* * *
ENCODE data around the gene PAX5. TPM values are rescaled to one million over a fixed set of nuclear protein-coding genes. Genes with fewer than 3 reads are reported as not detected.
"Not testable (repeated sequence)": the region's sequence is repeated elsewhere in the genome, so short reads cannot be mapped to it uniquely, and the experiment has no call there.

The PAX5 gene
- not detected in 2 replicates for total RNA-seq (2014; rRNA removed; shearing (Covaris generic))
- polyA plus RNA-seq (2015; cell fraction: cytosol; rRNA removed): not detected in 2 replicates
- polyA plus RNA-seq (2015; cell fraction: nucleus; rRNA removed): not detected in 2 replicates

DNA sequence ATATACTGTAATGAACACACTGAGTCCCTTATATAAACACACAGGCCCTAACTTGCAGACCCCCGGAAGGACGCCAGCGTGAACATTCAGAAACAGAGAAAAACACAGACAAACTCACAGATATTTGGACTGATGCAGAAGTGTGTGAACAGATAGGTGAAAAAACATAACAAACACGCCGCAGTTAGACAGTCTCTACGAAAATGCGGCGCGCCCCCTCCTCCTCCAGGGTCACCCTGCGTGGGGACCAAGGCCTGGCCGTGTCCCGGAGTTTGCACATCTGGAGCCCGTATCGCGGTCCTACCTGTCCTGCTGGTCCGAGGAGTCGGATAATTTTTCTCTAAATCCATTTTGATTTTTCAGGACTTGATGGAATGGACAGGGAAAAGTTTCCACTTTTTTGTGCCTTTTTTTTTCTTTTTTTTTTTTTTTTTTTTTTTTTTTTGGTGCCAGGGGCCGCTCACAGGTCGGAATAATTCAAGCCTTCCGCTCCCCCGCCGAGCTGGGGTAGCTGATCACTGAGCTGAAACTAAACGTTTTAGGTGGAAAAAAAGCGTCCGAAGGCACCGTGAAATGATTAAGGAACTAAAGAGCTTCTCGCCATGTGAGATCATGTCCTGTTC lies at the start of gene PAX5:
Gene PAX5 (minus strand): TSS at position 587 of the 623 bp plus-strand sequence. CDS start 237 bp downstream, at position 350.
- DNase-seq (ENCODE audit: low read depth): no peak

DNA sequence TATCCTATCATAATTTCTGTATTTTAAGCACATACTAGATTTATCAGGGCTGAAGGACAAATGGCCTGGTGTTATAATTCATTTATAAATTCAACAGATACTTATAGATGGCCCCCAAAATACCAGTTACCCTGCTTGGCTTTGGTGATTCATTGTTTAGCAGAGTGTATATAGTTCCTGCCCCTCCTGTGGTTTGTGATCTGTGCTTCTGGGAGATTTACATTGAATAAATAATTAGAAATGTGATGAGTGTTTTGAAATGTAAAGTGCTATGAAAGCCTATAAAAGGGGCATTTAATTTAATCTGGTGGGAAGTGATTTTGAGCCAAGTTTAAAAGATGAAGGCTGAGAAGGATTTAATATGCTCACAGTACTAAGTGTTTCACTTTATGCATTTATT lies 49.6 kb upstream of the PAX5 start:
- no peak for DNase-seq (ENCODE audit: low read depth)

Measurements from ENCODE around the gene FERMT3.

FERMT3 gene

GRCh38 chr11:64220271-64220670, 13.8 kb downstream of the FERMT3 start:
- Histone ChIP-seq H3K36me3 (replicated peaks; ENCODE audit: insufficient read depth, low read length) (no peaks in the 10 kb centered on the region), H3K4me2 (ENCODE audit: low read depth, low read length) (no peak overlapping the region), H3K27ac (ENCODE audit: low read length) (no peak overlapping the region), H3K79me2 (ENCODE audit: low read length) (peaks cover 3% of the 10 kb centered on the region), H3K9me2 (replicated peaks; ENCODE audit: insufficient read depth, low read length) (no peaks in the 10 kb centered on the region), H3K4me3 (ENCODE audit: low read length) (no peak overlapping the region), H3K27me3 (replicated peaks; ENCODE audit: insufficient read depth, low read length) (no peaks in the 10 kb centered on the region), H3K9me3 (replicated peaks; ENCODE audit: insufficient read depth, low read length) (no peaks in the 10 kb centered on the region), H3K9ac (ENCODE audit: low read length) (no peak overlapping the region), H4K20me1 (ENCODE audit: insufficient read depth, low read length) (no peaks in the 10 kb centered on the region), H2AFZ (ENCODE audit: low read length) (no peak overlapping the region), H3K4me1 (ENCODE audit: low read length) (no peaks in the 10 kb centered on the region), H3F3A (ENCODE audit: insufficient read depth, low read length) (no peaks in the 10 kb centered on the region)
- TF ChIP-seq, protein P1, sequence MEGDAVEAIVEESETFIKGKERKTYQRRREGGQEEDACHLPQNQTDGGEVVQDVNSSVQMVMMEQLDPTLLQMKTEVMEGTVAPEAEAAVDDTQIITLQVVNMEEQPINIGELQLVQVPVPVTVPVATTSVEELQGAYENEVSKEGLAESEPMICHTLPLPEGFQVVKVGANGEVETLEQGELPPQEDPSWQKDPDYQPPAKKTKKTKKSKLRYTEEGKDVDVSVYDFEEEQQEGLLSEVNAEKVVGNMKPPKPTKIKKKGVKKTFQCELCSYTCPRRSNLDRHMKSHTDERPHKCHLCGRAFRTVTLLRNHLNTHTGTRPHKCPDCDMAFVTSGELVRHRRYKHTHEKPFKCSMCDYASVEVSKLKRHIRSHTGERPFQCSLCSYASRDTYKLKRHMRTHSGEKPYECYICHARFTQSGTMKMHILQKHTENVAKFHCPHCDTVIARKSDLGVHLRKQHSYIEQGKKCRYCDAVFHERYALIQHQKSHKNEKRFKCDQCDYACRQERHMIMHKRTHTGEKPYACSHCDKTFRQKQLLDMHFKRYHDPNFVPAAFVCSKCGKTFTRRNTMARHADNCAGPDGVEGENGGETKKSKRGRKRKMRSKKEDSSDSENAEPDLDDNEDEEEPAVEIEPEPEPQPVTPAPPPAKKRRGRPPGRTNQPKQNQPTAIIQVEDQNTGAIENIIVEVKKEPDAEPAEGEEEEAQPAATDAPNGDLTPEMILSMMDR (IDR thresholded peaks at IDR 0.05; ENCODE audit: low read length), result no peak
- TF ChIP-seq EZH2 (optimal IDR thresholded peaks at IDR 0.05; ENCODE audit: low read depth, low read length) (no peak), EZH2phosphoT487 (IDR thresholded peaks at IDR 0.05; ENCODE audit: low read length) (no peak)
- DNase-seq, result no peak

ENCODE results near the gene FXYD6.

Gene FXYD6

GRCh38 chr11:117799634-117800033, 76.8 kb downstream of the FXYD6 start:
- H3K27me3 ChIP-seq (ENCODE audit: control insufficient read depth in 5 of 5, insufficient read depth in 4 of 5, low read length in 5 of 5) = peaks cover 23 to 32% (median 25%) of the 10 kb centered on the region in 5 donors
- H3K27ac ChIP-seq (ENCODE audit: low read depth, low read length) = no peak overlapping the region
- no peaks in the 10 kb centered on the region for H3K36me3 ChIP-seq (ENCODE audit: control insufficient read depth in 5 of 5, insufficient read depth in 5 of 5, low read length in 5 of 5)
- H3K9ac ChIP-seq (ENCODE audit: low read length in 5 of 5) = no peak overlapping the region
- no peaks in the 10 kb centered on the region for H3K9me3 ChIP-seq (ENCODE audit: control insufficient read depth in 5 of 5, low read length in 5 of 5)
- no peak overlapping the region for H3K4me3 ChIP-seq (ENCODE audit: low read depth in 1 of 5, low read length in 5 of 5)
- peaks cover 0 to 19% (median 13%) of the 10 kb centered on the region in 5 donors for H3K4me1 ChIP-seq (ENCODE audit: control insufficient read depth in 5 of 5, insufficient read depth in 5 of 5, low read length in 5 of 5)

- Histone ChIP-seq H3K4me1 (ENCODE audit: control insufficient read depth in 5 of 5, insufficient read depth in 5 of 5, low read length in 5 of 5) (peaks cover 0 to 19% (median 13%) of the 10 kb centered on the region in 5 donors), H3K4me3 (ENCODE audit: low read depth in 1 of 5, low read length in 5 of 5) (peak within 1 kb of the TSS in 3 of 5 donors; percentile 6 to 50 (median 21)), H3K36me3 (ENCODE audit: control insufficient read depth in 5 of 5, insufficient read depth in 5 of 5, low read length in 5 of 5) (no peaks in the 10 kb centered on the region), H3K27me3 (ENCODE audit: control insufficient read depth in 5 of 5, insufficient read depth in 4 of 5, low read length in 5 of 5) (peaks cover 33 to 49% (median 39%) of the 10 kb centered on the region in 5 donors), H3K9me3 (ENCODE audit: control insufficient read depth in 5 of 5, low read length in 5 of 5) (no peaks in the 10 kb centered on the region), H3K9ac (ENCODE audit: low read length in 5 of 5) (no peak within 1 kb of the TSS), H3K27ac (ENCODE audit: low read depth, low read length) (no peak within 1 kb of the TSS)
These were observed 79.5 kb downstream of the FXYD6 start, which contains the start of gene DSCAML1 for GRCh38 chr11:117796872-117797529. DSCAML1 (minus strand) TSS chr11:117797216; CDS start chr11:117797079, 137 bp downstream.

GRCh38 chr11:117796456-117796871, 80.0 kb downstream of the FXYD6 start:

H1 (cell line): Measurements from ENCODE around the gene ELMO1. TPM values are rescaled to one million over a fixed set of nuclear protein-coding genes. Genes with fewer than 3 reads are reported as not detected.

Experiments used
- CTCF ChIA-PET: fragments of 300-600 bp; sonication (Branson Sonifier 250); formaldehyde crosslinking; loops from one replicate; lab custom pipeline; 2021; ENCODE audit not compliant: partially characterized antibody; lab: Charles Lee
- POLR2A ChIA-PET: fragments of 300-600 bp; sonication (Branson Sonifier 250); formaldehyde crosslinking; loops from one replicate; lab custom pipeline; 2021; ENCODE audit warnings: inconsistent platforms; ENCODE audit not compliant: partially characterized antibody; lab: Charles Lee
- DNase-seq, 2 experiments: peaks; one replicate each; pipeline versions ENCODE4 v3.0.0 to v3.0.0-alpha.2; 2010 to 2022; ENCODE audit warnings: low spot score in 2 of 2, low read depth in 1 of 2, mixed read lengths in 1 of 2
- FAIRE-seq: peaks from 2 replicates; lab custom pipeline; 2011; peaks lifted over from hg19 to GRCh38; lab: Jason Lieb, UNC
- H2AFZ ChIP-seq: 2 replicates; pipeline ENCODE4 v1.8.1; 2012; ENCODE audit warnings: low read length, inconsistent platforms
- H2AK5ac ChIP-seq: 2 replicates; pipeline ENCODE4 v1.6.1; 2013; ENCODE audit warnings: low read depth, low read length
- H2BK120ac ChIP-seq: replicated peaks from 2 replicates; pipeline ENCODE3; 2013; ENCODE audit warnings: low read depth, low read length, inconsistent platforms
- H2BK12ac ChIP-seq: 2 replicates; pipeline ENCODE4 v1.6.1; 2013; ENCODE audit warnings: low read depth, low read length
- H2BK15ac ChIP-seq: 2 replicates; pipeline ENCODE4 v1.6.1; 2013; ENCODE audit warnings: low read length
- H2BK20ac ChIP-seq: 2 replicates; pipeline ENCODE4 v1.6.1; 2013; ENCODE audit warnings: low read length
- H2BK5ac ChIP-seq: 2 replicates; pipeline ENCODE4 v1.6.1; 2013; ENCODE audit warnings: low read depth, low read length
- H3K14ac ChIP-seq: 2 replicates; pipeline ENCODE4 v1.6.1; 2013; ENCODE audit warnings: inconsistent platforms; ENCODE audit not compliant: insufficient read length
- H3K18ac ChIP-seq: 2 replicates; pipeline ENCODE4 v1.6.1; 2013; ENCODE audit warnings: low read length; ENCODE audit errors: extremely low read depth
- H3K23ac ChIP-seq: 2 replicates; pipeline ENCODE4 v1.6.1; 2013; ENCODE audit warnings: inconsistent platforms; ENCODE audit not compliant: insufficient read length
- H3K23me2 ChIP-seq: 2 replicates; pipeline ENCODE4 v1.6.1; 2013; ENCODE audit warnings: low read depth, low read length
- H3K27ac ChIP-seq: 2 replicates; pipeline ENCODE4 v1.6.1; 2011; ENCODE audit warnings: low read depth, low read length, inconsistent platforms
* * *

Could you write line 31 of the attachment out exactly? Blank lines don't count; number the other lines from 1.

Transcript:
GRCh38 chr11:117796456-117796871, 80.0 kb downstream of the FXYD6 start: